The Lewis Creek trail is fairly steep with an overall elevation gain of 5400 feet over 9 miles to Grizzly Lakes. At this time of year water is hard to come by, though the trail wasn't totally free of water sources. We all hiked at our own pace and waited at trail junctions for everyone to regroup. Parts of the trail (most it seemed) were very sandy so we left a cloud of dust as we trudged on. There were some fall colors as the foliage began to change, though nothing as dramatic as New England or the eastern Sierra. Just past Frypan Meadow Vishal met up with a lone hiker named Paul Wilms. Originally from Belgium Paul is a very experienced hiker/climber and he and Vishal decided to try to climb Harrington on Saturday, rather than camping at Grizzly Lakes and climbing Harrington on Sunday with the rest of us. After doing some reconnaisance Paul and Vishal decided against climbing Harrington Saturday since it was getting late and the peak was still a distance away. We invited Paul to camp with us so our merry group of six hiked on. Grizzly Lakes is not much of a lakes in the Fall. The water level is very shallow with a lot of sediment. Over night the surface of the lake froze. Bob Evan's filter clogged as he filtered drinking water. We managed to find a nice camping spot close to the "lake". Only two of us brought tents while the others slept under the stars ( there was some concern that it might rain). After a lot of clouds passed through the sky cleared with a nearly full moon and many stars brightening the evening. It was completely quiet - no wind, no scampering of bears, no buzzing of flies.
On Sunday morning we woke at 7:00AM per our plan. By 8:00AM we were headed towards Harrington. It's a fairly steep hike to the base of the peak. We all took our own path. Pat, Bob and I decided to go straight up, while Vishal and Paul took an easier route to the east and John split the difference. I struggled a bit getting up one sheer wall but with assistance from Pat I managed to get over the hurdle. We all met up at the base of the peak, just below the final 300 foot Class 3 section. I decided to wait there while the rest of the group climbed the peak. I've become a lot more comfortable on rock, but I'm still a bit shaky. In retrospect I regret not climbing the peak since the hand and foot holds were described by all as terrific. As I hung out I watched a fire burning to the northeast. Apparently it was a controlled burn but the amount of smoke generated was quite a bit.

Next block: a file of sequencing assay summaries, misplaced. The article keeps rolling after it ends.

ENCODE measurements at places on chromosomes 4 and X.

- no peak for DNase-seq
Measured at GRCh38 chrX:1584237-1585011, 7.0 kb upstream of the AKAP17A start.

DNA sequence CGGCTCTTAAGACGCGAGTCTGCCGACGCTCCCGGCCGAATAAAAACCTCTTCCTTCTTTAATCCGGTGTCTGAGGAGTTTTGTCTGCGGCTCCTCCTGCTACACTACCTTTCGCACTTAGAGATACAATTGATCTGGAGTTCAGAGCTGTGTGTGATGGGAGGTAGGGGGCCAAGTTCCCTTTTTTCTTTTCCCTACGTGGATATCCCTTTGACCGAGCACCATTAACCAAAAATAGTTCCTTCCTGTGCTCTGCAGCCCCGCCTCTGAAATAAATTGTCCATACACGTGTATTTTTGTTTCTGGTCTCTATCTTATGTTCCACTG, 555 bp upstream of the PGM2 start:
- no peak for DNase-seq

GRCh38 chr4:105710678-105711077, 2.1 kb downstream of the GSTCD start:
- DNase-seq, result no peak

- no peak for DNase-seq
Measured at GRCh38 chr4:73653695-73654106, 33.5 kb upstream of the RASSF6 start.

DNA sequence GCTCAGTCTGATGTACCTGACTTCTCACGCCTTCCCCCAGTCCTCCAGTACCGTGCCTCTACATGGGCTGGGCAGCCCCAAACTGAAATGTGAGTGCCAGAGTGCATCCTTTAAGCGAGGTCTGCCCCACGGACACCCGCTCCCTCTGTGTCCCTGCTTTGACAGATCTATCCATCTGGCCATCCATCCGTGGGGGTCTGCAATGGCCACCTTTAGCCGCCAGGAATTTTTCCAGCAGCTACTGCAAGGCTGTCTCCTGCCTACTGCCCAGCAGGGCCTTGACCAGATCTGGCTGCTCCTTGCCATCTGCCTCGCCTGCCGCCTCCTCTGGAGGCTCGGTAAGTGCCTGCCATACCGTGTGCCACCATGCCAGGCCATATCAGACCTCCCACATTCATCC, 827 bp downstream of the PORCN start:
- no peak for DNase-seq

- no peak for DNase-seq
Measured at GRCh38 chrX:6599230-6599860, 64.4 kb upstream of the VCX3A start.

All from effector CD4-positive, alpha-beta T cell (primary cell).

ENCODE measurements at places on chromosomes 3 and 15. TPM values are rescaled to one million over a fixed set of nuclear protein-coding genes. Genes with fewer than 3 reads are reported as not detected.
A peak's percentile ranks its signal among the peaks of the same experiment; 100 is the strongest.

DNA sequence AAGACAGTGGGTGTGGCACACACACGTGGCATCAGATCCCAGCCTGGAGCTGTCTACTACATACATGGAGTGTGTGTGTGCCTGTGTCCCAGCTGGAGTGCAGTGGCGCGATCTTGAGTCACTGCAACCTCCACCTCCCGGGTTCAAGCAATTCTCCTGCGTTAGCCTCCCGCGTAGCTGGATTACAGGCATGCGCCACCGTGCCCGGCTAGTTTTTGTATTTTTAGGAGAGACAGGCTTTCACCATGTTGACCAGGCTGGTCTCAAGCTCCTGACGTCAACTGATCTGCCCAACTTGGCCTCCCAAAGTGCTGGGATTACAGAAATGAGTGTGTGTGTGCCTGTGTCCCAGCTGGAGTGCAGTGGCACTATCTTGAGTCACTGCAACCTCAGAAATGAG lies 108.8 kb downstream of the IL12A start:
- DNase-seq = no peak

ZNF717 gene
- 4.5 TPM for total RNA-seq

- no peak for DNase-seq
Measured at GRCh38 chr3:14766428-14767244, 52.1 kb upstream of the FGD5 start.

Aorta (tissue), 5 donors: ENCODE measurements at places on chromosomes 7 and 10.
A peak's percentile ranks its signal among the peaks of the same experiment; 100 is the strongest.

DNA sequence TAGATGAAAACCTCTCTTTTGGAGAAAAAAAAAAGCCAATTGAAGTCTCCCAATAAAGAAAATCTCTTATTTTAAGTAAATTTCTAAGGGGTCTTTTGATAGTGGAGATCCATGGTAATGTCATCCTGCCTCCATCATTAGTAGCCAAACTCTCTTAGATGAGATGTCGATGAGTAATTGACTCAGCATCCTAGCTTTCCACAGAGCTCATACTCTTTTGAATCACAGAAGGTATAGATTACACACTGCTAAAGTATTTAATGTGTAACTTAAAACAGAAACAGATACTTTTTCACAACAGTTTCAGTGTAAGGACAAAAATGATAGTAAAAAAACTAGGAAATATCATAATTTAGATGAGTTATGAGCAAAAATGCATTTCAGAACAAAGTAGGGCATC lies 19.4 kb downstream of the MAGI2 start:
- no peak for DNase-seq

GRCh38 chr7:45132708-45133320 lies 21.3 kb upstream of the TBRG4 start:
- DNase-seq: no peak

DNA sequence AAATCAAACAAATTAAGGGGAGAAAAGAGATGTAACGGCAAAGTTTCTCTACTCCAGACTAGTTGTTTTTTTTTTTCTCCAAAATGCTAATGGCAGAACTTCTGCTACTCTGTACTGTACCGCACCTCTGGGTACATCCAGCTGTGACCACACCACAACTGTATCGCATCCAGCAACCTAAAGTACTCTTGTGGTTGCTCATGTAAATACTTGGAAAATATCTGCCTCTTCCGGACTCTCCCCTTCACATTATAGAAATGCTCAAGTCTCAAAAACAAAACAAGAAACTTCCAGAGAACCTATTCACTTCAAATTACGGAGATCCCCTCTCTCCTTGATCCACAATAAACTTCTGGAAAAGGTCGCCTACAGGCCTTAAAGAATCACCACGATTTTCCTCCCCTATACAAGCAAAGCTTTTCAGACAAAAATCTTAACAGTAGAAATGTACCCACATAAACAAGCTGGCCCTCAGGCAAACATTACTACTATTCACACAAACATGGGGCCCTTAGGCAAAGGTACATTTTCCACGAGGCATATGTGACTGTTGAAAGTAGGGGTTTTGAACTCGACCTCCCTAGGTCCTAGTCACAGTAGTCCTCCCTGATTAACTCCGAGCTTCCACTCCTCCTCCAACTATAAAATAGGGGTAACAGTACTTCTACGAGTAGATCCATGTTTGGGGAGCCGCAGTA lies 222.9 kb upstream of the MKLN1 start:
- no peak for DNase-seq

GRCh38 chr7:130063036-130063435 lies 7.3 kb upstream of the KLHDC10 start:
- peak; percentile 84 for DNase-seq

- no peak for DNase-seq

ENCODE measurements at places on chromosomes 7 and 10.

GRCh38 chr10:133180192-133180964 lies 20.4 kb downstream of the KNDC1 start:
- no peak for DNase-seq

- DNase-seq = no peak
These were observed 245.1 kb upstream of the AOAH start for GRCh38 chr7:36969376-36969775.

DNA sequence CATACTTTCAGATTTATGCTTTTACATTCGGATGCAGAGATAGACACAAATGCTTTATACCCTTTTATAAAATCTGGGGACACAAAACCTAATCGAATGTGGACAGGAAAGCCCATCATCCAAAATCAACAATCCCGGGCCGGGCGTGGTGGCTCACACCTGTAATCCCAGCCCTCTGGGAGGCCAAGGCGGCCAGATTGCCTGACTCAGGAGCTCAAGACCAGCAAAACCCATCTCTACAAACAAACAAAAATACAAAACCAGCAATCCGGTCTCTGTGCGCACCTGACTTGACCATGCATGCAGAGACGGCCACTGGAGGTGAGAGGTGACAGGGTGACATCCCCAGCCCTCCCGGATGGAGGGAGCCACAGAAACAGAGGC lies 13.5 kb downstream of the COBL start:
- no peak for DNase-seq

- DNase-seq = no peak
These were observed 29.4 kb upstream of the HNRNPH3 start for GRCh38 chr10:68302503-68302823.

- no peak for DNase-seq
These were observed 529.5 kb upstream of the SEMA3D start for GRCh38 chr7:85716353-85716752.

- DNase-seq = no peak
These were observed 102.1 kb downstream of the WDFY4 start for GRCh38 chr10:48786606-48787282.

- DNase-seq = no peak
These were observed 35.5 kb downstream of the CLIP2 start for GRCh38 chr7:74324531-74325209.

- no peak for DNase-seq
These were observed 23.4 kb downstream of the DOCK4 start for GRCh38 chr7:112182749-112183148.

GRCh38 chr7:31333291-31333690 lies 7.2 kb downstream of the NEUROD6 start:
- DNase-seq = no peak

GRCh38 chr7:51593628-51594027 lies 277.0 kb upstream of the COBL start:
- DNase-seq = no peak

The gang of five loitered on the summit of Harrington for a while enjoying the views of the Grand Dike, Silver Spur, and the Palisades in the distance, and then made their way down one by one. They were the first group to sign the register since October of the previous year. Why more climbers don't bag this beautiful peak is a mystery to me. Paul and Vishal lingered longer enjoying the warm sunshine and the views. They made a plan to climb Kennedy Mountain on Monday so weren't in any hurry to get back to camp. The rest of us arrived back in camp and refueled, rested and broke camp. An hour after arriving the four of us headed down the dusty trail. Going downhill is tougher on the legs than going uphill, so I longed for an M.C. Escher-type experience where I could get back to the trailhead without going downhill. Dream on! Near Frypan Meadow we took a right turn and headed down the Deer Cove trail as we had planned. It was as steep and dusty as Lewis Creek but the views were better. Further down the trail we had a nice view of Harrington as well as a rock formation called the Grand Dike. In addition, there was more colorful foliage. We made good time hiking out - Bob and Pat turned on the afterburners while John and I hiked at a more moderate pace. It took all of us less than 4 hours to hike out.
After cleaning up and changing clothes at the trailhead we all decided to meet at the Woolgrowers Basque restaurant in Los Banos for dinner. We were all very hungry so it was a struggle to wait until Los Banos to eat. The wait was worth it, however. The food at the restaurant was as plentiful as it was delicious, all for a modest price. We were soon back in Sunnyvale going our separate ways and looking forward to another successful Sierra peak climb.
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